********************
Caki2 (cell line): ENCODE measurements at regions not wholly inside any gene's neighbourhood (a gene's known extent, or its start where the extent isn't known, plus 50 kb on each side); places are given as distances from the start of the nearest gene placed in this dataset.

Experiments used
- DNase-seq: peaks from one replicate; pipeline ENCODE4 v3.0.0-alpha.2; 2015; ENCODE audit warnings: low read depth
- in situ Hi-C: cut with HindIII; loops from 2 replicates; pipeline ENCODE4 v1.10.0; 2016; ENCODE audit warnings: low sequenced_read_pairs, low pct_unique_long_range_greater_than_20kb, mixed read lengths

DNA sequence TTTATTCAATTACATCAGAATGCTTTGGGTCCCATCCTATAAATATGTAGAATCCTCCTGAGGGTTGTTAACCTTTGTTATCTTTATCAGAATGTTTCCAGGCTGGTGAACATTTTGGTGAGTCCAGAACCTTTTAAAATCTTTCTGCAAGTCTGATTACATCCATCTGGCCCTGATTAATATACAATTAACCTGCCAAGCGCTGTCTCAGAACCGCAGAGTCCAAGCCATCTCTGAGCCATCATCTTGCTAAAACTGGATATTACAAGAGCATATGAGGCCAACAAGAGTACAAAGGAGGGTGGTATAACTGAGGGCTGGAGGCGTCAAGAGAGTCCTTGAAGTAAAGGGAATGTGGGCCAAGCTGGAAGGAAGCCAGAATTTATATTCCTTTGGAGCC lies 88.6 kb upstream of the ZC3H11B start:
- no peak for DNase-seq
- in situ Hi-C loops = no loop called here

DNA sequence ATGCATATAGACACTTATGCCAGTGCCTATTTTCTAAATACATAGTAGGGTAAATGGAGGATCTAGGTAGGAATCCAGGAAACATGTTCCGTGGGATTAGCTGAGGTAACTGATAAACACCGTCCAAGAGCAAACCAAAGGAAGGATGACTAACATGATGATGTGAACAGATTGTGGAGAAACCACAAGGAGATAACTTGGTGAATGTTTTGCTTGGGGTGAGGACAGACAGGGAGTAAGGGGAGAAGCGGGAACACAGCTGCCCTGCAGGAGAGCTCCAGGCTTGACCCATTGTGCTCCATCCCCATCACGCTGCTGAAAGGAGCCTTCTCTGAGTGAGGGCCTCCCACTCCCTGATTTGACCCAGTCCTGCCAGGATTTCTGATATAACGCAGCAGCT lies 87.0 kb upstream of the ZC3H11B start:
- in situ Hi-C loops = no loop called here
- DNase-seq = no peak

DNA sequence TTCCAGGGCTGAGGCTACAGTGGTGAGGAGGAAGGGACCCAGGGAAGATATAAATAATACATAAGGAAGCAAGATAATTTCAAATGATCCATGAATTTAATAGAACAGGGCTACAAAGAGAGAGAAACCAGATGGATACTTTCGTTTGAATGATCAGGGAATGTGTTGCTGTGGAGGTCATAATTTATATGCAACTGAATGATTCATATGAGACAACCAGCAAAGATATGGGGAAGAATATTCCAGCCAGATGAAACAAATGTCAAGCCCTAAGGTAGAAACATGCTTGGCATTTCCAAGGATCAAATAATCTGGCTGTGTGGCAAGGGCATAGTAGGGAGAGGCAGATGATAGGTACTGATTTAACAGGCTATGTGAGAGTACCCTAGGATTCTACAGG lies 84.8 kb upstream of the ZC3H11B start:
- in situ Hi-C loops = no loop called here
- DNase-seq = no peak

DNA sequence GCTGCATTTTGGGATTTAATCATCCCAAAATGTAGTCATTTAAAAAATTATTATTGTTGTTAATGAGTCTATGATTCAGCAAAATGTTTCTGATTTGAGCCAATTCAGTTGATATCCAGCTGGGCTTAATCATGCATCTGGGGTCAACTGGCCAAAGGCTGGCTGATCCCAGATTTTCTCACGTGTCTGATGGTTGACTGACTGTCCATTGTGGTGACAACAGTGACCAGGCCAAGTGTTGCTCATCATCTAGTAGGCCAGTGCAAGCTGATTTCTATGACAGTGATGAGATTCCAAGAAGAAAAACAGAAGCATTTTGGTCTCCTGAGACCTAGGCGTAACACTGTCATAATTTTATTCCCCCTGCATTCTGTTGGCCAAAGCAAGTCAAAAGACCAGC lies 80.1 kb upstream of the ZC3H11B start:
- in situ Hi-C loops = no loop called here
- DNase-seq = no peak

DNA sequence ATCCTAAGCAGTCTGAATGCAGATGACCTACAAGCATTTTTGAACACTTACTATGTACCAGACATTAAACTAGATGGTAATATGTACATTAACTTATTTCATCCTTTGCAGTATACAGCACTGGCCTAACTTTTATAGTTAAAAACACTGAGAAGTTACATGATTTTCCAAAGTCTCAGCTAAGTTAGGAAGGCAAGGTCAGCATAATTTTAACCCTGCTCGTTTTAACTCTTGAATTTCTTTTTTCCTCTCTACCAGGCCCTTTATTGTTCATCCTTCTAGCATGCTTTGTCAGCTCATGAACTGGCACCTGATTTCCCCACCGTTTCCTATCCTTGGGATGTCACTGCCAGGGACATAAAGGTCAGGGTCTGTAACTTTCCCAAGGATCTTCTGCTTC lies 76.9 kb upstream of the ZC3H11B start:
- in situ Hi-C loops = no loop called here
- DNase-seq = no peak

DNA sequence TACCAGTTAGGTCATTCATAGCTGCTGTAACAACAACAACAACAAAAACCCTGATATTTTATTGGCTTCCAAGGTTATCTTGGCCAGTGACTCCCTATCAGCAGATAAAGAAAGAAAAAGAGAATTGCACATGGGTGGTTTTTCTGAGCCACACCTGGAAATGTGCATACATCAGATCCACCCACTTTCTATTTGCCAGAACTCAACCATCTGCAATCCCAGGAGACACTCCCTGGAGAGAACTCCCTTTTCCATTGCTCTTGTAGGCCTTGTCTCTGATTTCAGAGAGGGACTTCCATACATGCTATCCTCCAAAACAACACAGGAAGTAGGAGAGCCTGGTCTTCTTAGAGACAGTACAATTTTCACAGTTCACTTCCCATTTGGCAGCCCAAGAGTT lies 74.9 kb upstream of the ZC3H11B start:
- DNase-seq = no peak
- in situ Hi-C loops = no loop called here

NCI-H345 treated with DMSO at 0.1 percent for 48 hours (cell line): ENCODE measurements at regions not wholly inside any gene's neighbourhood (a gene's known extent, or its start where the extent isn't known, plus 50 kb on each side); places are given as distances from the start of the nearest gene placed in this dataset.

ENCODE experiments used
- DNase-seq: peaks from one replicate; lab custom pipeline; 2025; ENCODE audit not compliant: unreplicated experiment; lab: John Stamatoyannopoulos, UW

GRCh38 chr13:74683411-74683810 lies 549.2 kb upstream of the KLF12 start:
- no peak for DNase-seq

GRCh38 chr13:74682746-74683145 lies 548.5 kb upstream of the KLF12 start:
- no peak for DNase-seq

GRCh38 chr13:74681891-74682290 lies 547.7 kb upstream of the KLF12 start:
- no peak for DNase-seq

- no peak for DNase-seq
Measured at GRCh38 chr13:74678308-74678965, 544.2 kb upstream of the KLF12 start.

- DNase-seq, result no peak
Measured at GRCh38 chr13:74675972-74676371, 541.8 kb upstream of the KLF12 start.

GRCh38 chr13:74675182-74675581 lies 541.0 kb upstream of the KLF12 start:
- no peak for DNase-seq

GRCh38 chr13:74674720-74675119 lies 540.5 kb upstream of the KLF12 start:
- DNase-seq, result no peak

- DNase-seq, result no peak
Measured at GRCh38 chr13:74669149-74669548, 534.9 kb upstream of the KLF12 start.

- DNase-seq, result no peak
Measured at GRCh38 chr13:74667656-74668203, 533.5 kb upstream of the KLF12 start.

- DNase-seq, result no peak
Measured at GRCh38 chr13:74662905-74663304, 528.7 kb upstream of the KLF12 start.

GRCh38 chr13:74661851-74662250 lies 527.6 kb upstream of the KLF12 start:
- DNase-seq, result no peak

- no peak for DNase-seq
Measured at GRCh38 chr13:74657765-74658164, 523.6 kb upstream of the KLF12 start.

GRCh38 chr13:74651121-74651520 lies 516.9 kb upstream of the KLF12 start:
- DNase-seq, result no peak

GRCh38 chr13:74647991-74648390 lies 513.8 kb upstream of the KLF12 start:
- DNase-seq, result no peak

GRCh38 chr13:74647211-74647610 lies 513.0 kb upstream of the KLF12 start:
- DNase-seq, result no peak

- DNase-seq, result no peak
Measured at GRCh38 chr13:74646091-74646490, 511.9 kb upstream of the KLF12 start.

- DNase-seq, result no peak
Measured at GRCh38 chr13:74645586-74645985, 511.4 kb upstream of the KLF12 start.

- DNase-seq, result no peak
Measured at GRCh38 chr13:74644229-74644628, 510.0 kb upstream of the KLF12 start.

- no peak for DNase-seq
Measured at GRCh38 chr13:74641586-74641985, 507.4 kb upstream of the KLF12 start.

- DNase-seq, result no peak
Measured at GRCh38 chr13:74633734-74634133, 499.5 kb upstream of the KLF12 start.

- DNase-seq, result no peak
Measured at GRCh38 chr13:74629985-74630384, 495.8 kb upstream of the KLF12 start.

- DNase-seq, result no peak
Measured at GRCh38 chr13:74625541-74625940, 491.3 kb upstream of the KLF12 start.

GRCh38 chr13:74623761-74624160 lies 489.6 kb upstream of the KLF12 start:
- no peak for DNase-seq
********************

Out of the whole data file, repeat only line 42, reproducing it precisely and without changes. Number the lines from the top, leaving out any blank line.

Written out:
- DNase-seq, result no peak